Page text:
An arts and food event in downtown Atlanta, “Pancakes and Booze” was meant to be a gathering of artists, art appreciators and maybe people who simply love pancakes or booze.
Unfortunately, the reality was that although there was something reminiscent to creative expression on display, it was mostly weak social critiques, lazily sexual non-art and bad photography.
Looking at “Pancakes and Booze” as a case study in sociology rather than as an arts and food event is more interesting. With a line a couple hundred feet long outside, one would expect some fantastic art.
However, heuristics failed to account for the fact that people are completely willing to stand in cold wind just because the event might look good on Snapchat.
What could possibly draw people toward something so dry and so uninspired? The name itself is perfect advertising: “Pancakes and Booze” is a novel pairing, undoubtedly.
Moreover, has anything with the word “booze” in the title ever been bad? Maybe not historically, but this event single-handedly proved that life will never be good as the expectation, even when evidence exists that it would.
As for the “pancakes” part, the minor social media flex it would have allowed was not worth the 20 minute wait time. In fact, a wiser move would have been taking an Uber to IHOP, eating pancakes there and appreciating the weird drawings of eggs hanging on the walls; those drawings are certainly of better quality than what was on display at “Pancakes and Booze.”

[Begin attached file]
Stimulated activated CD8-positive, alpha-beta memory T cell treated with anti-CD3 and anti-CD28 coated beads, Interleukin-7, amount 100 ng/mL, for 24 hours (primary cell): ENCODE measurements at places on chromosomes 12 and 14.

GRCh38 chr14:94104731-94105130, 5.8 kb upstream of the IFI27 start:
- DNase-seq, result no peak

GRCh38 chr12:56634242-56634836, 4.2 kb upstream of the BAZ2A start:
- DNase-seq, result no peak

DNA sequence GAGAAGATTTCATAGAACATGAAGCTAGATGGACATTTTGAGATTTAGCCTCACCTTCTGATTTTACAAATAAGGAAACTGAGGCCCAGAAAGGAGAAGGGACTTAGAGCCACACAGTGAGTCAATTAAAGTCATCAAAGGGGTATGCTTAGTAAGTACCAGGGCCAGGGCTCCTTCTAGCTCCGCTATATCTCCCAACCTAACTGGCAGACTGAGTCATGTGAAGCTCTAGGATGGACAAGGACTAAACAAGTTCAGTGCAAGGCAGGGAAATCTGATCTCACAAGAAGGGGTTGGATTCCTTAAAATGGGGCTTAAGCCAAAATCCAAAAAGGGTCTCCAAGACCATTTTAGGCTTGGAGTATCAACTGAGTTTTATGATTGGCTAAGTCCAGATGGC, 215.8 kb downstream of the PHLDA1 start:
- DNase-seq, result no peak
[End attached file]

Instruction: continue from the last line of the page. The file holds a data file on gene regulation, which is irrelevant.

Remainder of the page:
Art has always served an important role as social criticism. In 1937, after a small Basque town in Spain was bombed during Spain’s civil war, Picasso created one of the world’s greatest depictions of the chaos created by war.
In contrast, the one piece that truly encapsulated the lack of artistry at the event depicted a naked woman, covering herself while chained to that little orange notification box from Instagram.
Get it? She was trapped in the cycle that social media forces everyone into of needing strangers’ approval, how creative! Any of the 20 versions of that painting from the other artists who made their own negligibly different twists on it would also be good representations of the event’s uninspired artistic themes.
In business, the adoption life cycle essentially breaks down the creation and adoption of new technologies and trends by groups of people: innovators, early adopters, early majority, late majority and laggards. Laggards is used to describe those who may as well have been in a coma until finally no longer being able to fight progress and acquiescing.
“Laggards” serves as a perfect description of the crowd at “Pancakes and Booze.” Millennials have an appreciation for the arts in a way previous American generations simply do not, but the millennials at “Pancakes and Booze” were the ones who truly wished they did not have to pretend to like art. However, social pressure is a strong force, so pretend they did. Surely many walked away with the perfect #artsy Instagram.
While this view may seem harsh and presumptive, the judgement came naturally after seeing grossly oversaturated photography sell like, well, hotcakes.
The event’s turnout defies any other explanation as to why they would support not just uncreative but low quality art. Imagining that these people have simply been misguided is a far more comforting thought; the alternative is just too disheartening to contemplate.